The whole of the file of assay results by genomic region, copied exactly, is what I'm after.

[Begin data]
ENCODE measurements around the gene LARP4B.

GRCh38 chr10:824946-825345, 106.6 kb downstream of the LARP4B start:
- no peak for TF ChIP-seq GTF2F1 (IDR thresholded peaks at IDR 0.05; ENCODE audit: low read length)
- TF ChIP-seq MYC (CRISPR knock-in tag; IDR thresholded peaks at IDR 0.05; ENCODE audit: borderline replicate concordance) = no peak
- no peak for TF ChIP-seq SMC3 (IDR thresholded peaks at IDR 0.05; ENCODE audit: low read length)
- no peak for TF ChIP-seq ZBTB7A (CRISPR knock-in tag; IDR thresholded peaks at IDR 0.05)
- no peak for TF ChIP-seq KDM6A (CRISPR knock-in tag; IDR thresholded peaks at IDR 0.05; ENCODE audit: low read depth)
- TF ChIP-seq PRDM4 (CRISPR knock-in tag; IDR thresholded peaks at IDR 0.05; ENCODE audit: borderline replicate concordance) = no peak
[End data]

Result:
ENCODE measurements around the gene LARP4B.

GRCh38 chr10:824946-825345, 106.6 kb downstream of the LARP4B start:
- no peak for TF ChIP-seq GTF2F1 (IDR thresholded peaks at IDR 0.05; ENCODE audit: low read length)
- TF ChIP-seq MYC (CRISPR knock-in tag; IDR thresholded peaks at IDR 0.05; ENCODE audit: borderline replicate concordance) = no peak
- no peak for TF ChIP-seq SMC3 (IDR thresholded peaks at IDR 0.05; ENCODE audit: low read length)
- no peak for TF ChIP-seq ZBTB7A (CRISPR knock-in tag; IDR thresholded peaks at IDR 0.05)
- no peak for TF ChIP-seq KDM6A (CRISPR knock-in tag; IDR thresholded peaks at IDR 0.05; ENCODE audit: low read depth)
- TF ChIP-seq PRDM4 (CRISPR knock-in tag; IDR thresholded peaks at IDR 0.05; ENCODE audit: borderline replicate concordance) = no peak